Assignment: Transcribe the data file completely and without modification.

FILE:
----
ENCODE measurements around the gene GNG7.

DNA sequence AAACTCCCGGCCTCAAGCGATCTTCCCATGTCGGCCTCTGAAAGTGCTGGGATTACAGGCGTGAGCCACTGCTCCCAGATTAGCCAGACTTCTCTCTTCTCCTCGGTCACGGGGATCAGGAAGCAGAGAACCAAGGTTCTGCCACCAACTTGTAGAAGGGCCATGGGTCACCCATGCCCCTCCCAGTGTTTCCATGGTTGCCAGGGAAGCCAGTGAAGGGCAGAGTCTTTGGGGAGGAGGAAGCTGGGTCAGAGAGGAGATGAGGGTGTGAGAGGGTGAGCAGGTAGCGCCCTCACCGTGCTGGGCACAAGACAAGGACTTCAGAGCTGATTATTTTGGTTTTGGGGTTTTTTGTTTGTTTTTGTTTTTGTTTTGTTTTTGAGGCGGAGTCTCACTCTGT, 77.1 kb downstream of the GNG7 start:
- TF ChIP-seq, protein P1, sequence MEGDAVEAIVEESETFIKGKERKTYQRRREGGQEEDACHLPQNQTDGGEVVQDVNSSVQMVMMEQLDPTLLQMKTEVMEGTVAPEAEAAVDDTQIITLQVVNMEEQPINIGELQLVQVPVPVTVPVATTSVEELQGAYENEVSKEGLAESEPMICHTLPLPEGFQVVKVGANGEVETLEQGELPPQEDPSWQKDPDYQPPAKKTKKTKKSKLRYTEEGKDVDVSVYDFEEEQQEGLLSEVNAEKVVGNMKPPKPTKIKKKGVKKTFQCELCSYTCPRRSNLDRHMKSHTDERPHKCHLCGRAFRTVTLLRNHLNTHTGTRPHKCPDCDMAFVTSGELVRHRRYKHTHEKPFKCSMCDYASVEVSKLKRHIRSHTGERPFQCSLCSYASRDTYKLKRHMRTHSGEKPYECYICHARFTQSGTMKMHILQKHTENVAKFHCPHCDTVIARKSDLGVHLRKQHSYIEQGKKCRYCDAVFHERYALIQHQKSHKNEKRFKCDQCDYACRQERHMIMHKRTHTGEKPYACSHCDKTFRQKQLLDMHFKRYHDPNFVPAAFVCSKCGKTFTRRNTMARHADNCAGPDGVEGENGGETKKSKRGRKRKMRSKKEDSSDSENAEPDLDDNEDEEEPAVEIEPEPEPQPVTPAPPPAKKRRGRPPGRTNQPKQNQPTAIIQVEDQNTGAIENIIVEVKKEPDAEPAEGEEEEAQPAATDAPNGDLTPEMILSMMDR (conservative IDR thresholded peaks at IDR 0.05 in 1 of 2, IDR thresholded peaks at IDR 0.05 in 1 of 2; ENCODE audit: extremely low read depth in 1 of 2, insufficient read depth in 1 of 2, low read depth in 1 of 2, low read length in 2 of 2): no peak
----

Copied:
ENCODE measurements around the gene GNG7.

DNA sequence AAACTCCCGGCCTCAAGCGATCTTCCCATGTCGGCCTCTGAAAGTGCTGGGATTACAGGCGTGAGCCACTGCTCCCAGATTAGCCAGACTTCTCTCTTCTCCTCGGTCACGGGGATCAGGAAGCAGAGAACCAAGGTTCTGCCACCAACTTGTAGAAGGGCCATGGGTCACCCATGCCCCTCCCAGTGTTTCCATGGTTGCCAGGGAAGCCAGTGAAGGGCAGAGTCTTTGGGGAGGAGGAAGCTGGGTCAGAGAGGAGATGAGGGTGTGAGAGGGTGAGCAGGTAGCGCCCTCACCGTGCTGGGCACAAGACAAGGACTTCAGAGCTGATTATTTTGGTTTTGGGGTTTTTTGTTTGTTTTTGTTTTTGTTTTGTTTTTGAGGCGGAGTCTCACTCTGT, 77.1 kb downstream of the GNG7 start:
- TF ChIP-seq, protein P1, sequence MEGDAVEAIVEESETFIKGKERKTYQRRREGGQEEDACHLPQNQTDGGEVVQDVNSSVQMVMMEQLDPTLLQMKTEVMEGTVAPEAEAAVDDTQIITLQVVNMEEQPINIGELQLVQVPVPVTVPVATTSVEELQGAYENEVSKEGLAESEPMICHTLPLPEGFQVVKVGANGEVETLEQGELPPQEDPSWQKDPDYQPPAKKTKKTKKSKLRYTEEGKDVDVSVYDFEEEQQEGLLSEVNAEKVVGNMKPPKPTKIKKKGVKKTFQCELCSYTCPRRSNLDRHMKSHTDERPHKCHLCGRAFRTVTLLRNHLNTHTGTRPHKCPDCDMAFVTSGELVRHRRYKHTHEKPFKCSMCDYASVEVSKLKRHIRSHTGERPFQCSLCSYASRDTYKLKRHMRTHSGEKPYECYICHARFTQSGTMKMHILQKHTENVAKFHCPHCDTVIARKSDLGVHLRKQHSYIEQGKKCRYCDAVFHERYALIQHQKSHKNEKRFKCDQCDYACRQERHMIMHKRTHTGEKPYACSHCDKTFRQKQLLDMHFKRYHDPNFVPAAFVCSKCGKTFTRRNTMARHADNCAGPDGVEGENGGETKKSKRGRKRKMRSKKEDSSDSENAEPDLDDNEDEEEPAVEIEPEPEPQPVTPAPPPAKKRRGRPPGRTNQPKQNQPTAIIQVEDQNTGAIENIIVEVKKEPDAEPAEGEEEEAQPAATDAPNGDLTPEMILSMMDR (conservative IDR thresholded peaks at IDR 0.05 in 1 of 2, IDR thresholded peaks at IDR 0.05 in 1 of 2; ENCODE audit: extremely low read depth in 1 of 2, insufficient read depth in 1 of 2, low read depth in 1 of 2, low read length in 2 of 2): no peak